Strange Arabic Pirate SUPERMAN Comic! (c. 1980'S)

Ugh, look at that smug face.  "Hello, ladies..."
Today, another odd mystery. I recently stumbled upon a hardcover book, which is the same size as a children's storybook (think of any Dr. Seuss book, for example).  There is no printing on the spine, and the book reads backwards (right to left). It's packed with dozens of comic stories, printed in pairs of pages, alternating in green or blue ink.  What's more, the stories are from both DC and Marvel! Oh, and it's completely in Arabic!

The very oddly-designed back cover. They couldn't even pirate enough art to keep from re-using any.
Before we go any further, here is what I have learned through research:  In the 1960's, a deal was struck between DC and Illustrated Publications, a publisher from Lebanon, to bring Superman comics to the Arabic language (here is one article that tells the story).  They renamed Clark Kent as "Nabil Fawzi," and all of the printed artwork was reversed, for the same reasons that Japanese comics are reversed when they are translated into English.  (Note that on the front and back covers, Superman's "S" is not reversed, which is the only time in the entire book this happens!)

The few examples of these comics that can be found online are completely in color.  This book is not.  Furthermore, most of the artwork appears to be obviously traced, as you shall soon see.  The pages are printed on a cheaper, thinner paper than normally done.  All of these factors, including the odd mixture of Marvel stories that are included, add up to my conclusion that this book is a bootleg, a pirated edition.  And to that, I say............. Hooray! That's even better than finding a legitimate foreign comic!

I'm not a Superman expert. I have much more experience with Spider-Man comics, and I can point out a few sources for the stolen material as we go along...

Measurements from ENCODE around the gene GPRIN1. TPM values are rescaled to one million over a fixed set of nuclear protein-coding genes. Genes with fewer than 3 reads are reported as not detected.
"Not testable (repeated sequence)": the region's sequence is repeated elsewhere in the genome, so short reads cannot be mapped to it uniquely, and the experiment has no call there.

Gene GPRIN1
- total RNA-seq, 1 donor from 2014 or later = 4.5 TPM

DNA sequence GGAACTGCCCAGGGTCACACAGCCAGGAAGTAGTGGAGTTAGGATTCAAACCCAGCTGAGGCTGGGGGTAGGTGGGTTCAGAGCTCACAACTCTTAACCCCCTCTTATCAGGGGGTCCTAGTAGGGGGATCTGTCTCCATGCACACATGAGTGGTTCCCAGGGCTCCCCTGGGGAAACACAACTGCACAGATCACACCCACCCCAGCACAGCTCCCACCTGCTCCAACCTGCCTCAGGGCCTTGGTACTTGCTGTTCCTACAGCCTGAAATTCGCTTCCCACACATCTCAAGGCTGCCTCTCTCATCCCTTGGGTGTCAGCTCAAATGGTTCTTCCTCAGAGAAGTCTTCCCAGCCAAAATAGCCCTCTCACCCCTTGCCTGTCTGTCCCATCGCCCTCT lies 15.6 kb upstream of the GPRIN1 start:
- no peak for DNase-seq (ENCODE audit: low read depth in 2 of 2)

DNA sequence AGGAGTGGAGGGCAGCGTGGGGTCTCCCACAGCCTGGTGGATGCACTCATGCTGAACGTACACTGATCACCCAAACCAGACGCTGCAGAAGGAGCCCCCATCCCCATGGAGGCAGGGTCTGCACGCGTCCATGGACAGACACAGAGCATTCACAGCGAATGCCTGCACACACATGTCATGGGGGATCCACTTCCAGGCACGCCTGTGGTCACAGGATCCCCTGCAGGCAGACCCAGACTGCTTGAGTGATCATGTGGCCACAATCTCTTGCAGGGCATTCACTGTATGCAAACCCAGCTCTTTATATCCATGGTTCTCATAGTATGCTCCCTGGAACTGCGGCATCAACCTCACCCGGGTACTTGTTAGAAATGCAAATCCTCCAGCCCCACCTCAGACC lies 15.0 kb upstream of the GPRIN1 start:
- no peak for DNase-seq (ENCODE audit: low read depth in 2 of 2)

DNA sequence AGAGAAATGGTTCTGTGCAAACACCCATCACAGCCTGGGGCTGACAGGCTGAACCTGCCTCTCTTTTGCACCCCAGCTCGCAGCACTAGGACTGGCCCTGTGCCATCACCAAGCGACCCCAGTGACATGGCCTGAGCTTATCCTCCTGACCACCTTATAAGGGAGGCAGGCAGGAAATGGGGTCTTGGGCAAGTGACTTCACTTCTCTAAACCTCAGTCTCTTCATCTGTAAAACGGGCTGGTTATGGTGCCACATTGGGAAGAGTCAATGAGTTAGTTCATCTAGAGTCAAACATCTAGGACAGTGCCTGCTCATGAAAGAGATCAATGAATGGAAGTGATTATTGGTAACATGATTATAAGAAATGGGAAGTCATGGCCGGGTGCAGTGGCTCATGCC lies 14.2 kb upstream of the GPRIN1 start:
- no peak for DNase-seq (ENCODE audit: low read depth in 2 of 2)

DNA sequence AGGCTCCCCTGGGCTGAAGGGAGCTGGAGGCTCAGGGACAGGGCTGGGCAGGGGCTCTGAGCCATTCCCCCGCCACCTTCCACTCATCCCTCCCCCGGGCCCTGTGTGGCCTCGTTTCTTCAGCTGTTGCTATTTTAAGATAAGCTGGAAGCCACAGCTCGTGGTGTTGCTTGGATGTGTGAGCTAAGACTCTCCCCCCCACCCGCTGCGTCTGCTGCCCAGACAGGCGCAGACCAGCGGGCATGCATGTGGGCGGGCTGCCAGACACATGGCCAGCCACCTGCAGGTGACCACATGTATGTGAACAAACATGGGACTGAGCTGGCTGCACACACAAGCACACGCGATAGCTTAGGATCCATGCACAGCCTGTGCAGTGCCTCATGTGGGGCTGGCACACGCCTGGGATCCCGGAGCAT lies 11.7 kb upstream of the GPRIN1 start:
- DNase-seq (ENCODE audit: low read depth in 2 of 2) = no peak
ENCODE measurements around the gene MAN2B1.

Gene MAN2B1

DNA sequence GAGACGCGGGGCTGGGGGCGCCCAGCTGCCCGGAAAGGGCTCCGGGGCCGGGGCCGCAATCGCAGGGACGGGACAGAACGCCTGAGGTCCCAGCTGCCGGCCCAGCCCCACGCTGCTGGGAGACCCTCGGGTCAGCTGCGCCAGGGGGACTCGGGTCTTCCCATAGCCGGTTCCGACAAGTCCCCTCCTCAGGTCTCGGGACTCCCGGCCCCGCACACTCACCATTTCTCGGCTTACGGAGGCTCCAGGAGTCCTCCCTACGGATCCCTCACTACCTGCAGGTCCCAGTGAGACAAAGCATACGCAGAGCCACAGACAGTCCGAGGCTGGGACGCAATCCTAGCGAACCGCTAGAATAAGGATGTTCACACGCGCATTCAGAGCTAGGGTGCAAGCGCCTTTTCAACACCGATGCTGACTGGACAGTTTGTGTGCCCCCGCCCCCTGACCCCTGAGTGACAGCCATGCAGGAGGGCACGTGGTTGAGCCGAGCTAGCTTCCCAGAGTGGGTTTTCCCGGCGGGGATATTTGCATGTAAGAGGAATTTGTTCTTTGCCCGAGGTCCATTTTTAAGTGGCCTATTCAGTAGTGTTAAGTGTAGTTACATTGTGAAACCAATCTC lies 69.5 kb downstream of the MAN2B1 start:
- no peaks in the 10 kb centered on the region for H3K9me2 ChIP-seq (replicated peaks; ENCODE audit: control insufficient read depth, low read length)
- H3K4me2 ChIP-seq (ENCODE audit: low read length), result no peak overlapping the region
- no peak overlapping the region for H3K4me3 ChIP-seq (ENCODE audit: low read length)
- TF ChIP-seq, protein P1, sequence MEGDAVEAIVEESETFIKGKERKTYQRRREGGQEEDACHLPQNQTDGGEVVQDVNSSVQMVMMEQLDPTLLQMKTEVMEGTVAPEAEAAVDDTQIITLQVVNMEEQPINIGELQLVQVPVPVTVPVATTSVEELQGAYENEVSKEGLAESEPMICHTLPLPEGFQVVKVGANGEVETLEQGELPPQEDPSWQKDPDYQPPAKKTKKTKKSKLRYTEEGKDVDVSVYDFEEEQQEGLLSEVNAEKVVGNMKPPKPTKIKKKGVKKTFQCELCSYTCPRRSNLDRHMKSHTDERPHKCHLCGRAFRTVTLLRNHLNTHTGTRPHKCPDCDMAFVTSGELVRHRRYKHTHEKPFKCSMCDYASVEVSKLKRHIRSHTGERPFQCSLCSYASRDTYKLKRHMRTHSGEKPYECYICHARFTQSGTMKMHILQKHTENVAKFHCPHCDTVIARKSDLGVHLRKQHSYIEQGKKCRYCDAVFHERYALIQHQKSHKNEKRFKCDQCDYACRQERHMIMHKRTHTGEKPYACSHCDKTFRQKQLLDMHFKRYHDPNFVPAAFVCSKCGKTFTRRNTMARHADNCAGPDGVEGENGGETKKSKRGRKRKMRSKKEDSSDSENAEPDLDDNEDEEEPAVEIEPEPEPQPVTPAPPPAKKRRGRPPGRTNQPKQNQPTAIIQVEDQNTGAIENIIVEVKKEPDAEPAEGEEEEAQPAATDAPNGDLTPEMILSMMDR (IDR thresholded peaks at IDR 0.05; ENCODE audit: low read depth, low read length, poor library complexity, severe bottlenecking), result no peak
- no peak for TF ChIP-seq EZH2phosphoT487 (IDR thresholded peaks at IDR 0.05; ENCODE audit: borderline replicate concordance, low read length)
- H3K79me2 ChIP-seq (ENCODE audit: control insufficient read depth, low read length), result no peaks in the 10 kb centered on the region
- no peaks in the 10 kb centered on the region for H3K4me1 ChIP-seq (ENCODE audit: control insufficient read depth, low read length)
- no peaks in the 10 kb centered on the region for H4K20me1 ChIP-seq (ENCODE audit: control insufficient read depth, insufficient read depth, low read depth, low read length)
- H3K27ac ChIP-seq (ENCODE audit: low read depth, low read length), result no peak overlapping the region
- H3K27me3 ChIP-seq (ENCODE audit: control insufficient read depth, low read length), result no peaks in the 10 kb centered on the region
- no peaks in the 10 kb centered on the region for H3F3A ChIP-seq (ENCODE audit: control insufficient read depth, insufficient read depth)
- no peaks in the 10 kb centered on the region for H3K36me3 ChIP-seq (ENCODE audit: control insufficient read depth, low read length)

Title page of the book...
Our first story is a Golden Age one.  Take a look at that third panel. Good grief, can you even tell what is going on there?
More craptastically traced Golden Age Superman...
We then switch to a Spier-Man story (any splash pages are skipped herein), where a crow brings Spider-Man a note (as they do).  I can tell you that this story was cribbed from SPIDEY SUPER STORIES #21 (February 1977).
By the next pair of pages, our ink is green again, and Kraven the Hunter has captured Spidey and the useless character Tigra.
The next page is a one-page feature illustrating Spidey's powers (probably also from SSS).  Just take a minute and soak in all of the artwork.  It's pretty amazing, especially this panel:
I'm not sure what to say here...even the pirates didn't bother to fill in the balloon, which should probably say HELP ME. Is Spidey coming or going here? You decide.
Next, one of the myriad Superman origin stories.
Next, we...wha? Puzzles and games? What is this, HIGHLIGHTS suddenly?
As we progress in the book, the artwork becomes a little more solid...perhaps better-traced, maybe with an actual lightbox this time? This looks Curt Swanish to me.
Next is another Spidey story, where Iron Man helps him at an auto show.  This story is stolen from SPIDEY SUPER STORIES #43 (November 1979).
Next, there is suddenly an odd Western story, where an Indian youth tames a horse...? No idea.
Next, a weird sci-fi story about a guy with an alien mask.  No idea.
Then, a cowboy Western story (looks Marvel to me) that must've confused lots of readers.
This is another one-page SSS feature, explaining who "Captain Britain" is to some more confused readers.  I wonder if they still translated his name as Captain Britain?
Whoops, another missed empty balloon here...
Aha, the Captain Britain nonsense is from SPIDEY SUPER STORIES #56 (January 1982), where he helps Spidey fight the still-Steve-Ditko-syle Jack O'Lantern!
I've always been partial to the Jack O'Lantern.  He's no Green Goblin though.
So there you have it.  I don't have much to go on, but at least we can laugh at the artwork.  Besides--if this blog has taught me anything--once you have been though the entire SUPER DICTIONARY, you can handle anything.

No comments: